Skip to main content

Breaking barriers and opening doors

Posted by: , Posted on: - Categories: Accessibility, Content design

Today is the 2013 International Day of Persons with Disabilities. This year's theme, “Break Barriers, Open Doors: for an inclusive society and development for all”, resonates deeply with me.

My work at the GDS since I became a Civil Servant has been almost entirely focussed on ensuring the work we do is as inclusive as we can make it. People don't typically choose to interact with government, after all, so we owe it to our users to do as much as we can to ensure they aren't excluded unnecessarily.

For example, we've gone to great lengths across the different projects we work on to ensure that our blind and partially-sighted users can access our services through assistive technologies such as screen readers and screen magnifiers. We've worked hard to simplify the language we use so that it's simpler and clearer to understand. We've also tried to make GOV.UK a consistent, responsive platform that is accessible at its heart.

Recently I've been working to understand how we can better serve the very diverse needs of our deaf users.

To do this, I've been talking with organisations, with colleagues across government,  and with the many thousands of users in Facebook groups such as Pardon? and Spit the Dummy; we wanted to find out first-hand what our deaf users think of the services we provide.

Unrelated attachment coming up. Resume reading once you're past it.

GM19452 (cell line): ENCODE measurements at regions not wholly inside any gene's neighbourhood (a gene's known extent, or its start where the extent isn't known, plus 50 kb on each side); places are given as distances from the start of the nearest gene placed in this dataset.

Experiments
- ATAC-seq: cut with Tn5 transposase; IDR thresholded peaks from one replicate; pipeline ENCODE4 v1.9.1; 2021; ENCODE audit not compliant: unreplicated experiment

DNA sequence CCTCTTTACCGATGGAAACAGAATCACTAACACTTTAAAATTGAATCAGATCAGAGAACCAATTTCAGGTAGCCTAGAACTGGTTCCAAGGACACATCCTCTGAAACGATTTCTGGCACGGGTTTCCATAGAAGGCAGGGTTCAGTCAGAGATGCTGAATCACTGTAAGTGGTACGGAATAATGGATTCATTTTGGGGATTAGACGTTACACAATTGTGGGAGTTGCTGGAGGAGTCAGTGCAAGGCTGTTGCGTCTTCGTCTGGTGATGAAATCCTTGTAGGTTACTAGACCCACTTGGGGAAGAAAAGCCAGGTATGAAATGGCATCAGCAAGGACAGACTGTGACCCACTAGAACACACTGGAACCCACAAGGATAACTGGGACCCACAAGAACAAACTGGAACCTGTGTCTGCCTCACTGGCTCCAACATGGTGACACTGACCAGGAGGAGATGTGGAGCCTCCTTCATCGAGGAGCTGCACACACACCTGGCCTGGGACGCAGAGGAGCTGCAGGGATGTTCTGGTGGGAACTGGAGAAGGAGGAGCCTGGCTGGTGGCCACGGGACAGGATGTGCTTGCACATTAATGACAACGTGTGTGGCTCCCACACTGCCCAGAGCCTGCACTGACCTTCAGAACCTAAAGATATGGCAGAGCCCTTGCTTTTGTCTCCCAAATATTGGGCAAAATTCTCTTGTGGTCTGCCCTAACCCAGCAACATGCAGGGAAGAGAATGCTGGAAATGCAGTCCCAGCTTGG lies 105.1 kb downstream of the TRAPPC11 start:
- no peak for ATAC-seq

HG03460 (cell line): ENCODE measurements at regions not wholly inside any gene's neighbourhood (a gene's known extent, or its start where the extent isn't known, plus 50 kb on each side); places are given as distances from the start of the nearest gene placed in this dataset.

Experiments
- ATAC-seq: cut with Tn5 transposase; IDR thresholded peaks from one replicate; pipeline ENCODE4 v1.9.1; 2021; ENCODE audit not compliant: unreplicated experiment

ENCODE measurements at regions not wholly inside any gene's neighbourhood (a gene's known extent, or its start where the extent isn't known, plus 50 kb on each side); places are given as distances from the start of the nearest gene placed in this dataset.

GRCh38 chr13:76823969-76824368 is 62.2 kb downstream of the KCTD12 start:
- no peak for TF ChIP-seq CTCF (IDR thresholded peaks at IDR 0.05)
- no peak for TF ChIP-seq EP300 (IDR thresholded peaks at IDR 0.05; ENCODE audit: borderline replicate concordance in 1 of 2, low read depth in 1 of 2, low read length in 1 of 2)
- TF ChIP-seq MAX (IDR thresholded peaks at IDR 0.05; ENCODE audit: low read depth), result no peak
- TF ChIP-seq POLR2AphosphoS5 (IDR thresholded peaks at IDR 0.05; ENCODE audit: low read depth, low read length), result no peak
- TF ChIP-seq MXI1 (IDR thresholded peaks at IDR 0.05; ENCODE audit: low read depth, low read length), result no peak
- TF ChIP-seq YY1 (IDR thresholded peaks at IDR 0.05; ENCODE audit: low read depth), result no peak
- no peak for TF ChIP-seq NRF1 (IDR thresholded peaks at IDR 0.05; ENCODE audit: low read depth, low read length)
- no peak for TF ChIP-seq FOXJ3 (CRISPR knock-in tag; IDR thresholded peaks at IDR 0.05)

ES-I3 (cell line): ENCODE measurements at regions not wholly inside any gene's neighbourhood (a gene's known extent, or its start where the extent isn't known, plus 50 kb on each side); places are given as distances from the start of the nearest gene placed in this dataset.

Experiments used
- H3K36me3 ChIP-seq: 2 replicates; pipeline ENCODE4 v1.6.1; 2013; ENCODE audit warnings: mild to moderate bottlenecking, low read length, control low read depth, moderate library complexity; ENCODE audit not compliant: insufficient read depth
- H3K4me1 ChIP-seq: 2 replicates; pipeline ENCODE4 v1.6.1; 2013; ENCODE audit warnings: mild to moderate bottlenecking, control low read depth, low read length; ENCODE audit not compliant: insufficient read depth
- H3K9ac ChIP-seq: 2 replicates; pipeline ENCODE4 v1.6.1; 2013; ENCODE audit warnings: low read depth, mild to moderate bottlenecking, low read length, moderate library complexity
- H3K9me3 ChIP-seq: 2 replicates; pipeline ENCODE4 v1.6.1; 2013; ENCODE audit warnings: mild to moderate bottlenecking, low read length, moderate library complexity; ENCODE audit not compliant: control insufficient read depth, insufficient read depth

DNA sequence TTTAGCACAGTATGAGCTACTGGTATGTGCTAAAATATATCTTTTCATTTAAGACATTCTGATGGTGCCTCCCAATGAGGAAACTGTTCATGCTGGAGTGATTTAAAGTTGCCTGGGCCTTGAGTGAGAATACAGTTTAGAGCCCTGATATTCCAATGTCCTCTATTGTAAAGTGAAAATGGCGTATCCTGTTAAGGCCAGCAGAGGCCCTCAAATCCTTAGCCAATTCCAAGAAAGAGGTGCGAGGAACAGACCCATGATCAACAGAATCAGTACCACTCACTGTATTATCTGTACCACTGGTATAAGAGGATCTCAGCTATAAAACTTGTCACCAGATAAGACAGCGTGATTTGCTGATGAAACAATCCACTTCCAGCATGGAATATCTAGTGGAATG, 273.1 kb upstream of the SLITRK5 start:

Yesterday I met with Sir Malcolm Bruce in his role as Chair of the All-Party Parliamentary Group on Deafness to discuss how we might improve access for deaf users, and I'm confident we'll be able to make a start on meeting the needs of those users soon.

Inclusion is important to me, not just in my Accessibility role here, but as a guiding principle. When it comes to being inclusive, it's not a matter of providing special access for the disabled; it's about providing an equivalent experience where we don't exclude anyone.

For me this work isn't about disability, it's about fairness.

We should all strive to make the products and services we build as inclusive as we can. Not simply because of a legal requirement, but as a mark of empathy and respect for our very diverse audience.

Here's to what we can accomplish in 2014. Onwards!


Sharing and comments

Share this page


  1. Comment by Don Rudston posted on

    The service is awful. Absolutely awful!

  2. Comment by Don Rudston posted on

    I'm waiting for my comment to 'await moderation'.Whatever that means. How long? 5 minutes?10? 3 Days?

  3. Comment by Don Rudston posted on

    One thing that needs developing is access to your eMail address. I want simply to inform DWP that I wish to change the bank into which my pension is paid. Can I find an address? Can I hell!
    I do not wish to telephone.

  4. Comment by Ian Hamilton posted on

    "For me this work isn’t about disability, it’s about fairness."

    Well said!

  5. Comment by Kahootz (@Kahootz) posted on


    great to see the importance of this issue is being raised by you.

    You might be interested in this posting by me last year:

    I have been trying for over a year to get vendor declaration of level of web accessibility as a CloudStore functional requirement. Perhaps you might have better luck?

    See last para in this article:

    Keep up the good work!